At the beginning of November 1977 Gennady Bogolyubov CCE 40, 43, 46) was arrested.
On 22 November 1977 Vasily Nikitenkov (CCEs 19, 24, 35) was detained in the street by KGB employees and taken to the Moscow KGB headquarters. There they questioned him about his acquaintance with Pyotr Starchik (Nikitenkov and Starchik were at one time together in the Kazan Special Psychiatric Hospital) and Alexander Podrabinek, why he visits them, and when and where he made the acquaintance of Podrabinek. After one-and-a-half hours of unrecorded interrogation they drove Nikitenkov by car to Kiln, where he lives, and there let him go.
On 20 February 1978 Vyacheslav Parkhunov, a church cantor, and Sergei Yermolayev, an 18-year-old metal worker and member of Ogorodnikov’s seminar (CCEs 41, 43), were detained at the Belorusskaya metro station. In a police room, without any search warrant, they were ordered to show the contents of their briefcases. After they refused, the briefcases were searched by force. The police seized five issues of the Herald of the Russian Christian Movement and Solzhenitsyn’s The Oak and the Calf. Parkhunov and Yermolayev refused to sign the confiscation record. Two hours later they were freed.
At the end of 1977 Ivan Diky was arrested on a theft charge. In December and January searches were carried out in connection with this case: at the home of Vasily Lisovoi’s wife Vera Lisovaya in Kiev; at the homes of Vyacheslav Chornovil’s former wife Yelena Antoniv, artist Bogdan Soroka, (son of Mykhaylo Soroka, the well-known OUN member who died in a camp [CCE 20.13]) and of Lyubomira Oksana Popadyuk, the mother of Zoryan Popadyuk, in Lvov; and at the home of Zoryan Popadyuk’s grandmother Sofia Mikhailovna Kopystinskaya in Sambor (Lvov Region). It is known that Vera Lisovaya is not acquainted with Diky and neither, perhaps, are the others.
Information Bulletin No 1 of the Ukrainian Helsinki group suggests that the real purpose of these searches was to look for money intended to assist political prisoners and their families.
In 1965, Ivan Diky and his wife Miroslava Tershivskaya were convicted under Article 62 of the Ukrainian Criminal Code (CCE 7). After his exile, Diky came to the settlement where his wife was living, but the police refused to register him for residence there. For several years Diky has had neither a permanent residence permit nor a permanent job.
In the first days of November 1977 leaflets of an economic content were circulated in the Institute of Finance and Economics and in the Pedagogical Institute. They had been duplicated on thin photographic paper known as paper for document-copying. The text of the original was written by hand in block capitals.
Certain Leningraders were later visited at their homes by people who asked them on behalf of their friends, for example on behalf of Vladimir Borisov, if they could obtain paper for copying documents.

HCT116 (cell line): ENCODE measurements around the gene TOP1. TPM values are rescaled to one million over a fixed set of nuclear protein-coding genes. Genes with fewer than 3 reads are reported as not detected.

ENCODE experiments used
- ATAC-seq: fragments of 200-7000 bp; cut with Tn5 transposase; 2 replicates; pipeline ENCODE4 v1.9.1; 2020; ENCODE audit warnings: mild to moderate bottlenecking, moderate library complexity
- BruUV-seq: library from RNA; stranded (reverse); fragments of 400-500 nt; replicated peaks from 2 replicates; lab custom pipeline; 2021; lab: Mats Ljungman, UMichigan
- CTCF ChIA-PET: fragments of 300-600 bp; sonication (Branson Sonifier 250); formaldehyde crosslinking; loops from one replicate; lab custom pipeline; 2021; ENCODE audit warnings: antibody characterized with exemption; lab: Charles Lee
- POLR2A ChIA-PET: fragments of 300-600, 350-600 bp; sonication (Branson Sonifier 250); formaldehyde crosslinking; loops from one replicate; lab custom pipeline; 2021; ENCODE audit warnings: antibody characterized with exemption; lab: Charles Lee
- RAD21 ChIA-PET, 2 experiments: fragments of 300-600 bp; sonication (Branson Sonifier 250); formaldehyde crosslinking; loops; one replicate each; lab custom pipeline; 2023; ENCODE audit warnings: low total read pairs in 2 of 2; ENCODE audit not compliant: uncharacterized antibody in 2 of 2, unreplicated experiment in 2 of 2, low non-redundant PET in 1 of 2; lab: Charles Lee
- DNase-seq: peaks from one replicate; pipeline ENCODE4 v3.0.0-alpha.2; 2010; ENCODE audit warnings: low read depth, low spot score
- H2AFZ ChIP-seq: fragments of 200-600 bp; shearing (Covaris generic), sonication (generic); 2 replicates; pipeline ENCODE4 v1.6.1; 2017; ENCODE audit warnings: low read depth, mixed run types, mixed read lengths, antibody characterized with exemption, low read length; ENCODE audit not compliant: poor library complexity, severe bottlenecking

In mid-November Alexander Rytin, Alexander Tishkov and Alexander Sigatoka, students in the Philosophy Faculty at Leningrad State University, and Yefim Rozentsveig, who studies at a Professional Technical College, were arrested for these leaflets. All are 23 or 24 years old. They were soon released. No repressive measures followed.
On 9 March 1978 at Domodedovo Airport Larisa Bogoraz and her five-year-old child who had accompanied her on a flight were searched under the guise of a customs examination. Sketches for a work by Bogoraz about Alexander Ginzburg and other notes were confiscated, as well as a notification to Bogoraz that a session of the Academic Council would be held at the Institute of the Russian Language with a view to stripping her of her master’s degree (in this issue, CCE 48.21 “Miscellaneous Reports”).
On 11 March, as he was registering a ticket to Moscow at Kiev’s Borispol airport, Josif Zissels (CCE 44; his surname is misspelled there) had his baggage examined. A police lieutenant took him aside to a separate room. There they searched his luggage twice and took down his passport details.
Then, threatened with a body search, Zissels handed over to a person in uniform his notebook, from which the latter copied out the Moscow and Kiev telephone numbers (at Zissels’ demand this person produced an identity card in the name of MVD Colonel Mikhail Stepanovich Shevchenko). They put Zissels on the plane five minutes before departure time.
On 28 November 1977, the Armenian Helsinki group reported that Akop Stepanyan, Zaven Bagdasaryan and Stepan Zatikyan were arrested at the beginning of that month on suspicion of attempting to cause an explosion at the Kursk Station in Moscow (Zatikyan participated in the national movement a few years ago; see also CCE 15, 27). The arrested men are being held by the Yerevan KGB. Officials from the KGB in Moscow have arrived in Yerevan. Searches and interrogations are taking place. At interrogations in December in connection with the case of Robert Nazaryan (in this issue, CCE 48.5) questions were asked, in particular, about Zatikyan.